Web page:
January 20, 2017

Linux Kernel Launches Hardware Management Features - page 3

Preparing for Liftoff

  • May 7, 2007
  • By Carla Schroder

HAL, the Hardware Abstraction Layer, maintains a database of devices on your system. You can see this by running the lshal command, which spews forth much output:

$ lshal

 udi = '/org/freedesktop/Hal/devices/pnp_PNP0303'
  info.udi = '/org/freedesktop/Hal/devices/pnp_PNP0303'  ...
  linux.subsystem = 'pnp'  (string)
  linux.hotplug_type = 1  (0x1)  (int)
  info.product = 'IBM Enhanced (101/102-key, PS/2 mouse ...
Dumped 112 device(s) from the Global Device List.

You can play with lshal a bit by putting it in monitor mode:

$ lshal --monitor
Start monitoring devicelist:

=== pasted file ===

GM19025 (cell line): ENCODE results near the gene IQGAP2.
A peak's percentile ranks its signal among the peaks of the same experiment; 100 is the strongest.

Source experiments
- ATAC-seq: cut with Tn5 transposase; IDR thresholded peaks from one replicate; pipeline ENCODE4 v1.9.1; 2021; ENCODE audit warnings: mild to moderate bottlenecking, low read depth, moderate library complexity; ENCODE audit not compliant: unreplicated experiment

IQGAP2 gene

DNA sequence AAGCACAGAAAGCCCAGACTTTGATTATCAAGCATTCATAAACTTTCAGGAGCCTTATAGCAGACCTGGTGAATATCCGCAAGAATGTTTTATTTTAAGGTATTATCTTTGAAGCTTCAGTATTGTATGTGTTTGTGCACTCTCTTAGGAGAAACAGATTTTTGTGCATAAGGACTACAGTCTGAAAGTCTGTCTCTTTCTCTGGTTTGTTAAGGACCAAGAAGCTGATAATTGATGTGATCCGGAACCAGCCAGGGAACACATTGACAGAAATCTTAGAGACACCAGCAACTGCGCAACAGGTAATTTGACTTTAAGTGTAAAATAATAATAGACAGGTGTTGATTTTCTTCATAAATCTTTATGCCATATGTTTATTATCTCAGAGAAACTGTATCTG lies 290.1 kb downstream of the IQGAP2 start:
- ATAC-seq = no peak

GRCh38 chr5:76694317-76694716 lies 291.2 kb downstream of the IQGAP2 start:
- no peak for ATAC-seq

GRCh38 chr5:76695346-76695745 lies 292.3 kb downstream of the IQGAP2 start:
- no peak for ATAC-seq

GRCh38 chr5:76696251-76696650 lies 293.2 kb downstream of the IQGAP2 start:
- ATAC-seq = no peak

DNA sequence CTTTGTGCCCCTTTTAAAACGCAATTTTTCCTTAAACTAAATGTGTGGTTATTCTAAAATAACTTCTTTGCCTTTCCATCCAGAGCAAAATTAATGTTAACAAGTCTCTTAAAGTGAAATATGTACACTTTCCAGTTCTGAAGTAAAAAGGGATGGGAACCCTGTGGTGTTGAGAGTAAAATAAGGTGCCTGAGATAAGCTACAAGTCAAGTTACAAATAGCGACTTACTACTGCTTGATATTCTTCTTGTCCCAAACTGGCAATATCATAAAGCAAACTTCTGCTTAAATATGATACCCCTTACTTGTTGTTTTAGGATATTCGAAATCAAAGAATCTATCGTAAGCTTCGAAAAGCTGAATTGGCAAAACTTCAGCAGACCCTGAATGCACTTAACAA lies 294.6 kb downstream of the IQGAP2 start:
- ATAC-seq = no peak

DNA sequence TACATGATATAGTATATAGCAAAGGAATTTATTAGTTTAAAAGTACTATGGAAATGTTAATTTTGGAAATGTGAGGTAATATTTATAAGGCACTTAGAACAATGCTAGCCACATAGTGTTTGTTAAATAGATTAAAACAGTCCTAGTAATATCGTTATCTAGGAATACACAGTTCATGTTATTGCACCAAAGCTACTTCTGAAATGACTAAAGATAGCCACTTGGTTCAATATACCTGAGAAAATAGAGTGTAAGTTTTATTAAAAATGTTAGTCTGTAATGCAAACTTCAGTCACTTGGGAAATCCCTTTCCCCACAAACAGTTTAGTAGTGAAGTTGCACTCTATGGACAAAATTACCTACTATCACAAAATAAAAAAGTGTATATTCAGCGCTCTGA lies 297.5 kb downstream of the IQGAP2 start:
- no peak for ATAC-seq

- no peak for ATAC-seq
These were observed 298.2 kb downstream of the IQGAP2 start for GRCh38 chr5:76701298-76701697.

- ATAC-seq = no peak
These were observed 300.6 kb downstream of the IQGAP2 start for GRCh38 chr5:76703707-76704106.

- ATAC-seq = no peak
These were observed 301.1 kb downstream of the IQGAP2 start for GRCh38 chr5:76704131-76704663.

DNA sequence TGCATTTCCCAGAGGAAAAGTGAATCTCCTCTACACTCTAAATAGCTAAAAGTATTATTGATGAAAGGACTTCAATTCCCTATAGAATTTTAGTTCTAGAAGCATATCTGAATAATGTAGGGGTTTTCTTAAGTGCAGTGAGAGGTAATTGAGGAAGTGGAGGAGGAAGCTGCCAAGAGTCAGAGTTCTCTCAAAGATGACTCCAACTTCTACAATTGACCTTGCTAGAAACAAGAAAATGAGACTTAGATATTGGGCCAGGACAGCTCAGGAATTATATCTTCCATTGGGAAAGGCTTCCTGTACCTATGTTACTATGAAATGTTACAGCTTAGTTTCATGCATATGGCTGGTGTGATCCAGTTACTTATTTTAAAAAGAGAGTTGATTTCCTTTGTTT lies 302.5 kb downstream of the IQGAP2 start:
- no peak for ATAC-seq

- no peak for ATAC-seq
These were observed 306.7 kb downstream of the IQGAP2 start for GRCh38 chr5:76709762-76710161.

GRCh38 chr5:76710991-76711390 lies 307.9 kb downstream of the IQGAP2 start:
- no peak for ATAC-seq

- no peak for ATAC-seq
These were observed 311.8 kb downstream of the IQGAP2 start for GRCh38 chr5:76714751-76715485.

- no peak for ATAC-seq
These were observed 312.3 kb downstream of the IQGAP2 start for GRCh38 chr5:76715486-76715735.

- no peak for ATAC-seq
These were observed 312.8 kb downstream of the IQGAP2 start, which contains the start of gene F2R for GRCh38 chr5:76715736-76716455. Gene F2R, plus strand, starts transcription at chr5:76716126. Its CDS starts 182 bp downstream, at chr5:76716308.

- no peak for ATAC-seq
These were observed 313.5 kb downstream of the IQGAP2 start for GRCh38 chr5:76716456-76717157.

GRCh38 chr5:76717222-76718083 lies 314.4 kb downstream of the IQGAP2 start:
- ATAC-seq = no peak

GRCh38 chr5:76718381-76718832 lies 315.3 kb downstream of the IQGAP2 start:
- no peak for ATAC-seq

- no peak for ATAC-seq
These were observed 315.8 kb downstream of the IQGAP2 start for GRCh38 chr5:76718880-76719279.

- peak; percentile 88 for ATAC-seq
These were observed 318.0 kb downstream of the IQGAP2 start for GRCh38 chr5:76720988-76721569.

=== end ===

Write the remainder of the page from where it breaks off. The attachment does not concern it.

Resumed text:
Then plug in and remove devices to see what happens.

Perhaps you are wondering why we need HAL when we already have dmesg? HAL contains a lot more information about hardware than the kernel does. The kernel doesn't need to know all that stuff; it has other jobs to do. You saw how much data HAL holds on your devices. Where does it all come from? From querying the hardware, from the kernel, from various system files, and from information collected by your desktop. In a nutshell, anything on your system that needs hardware information simply asks HAL.

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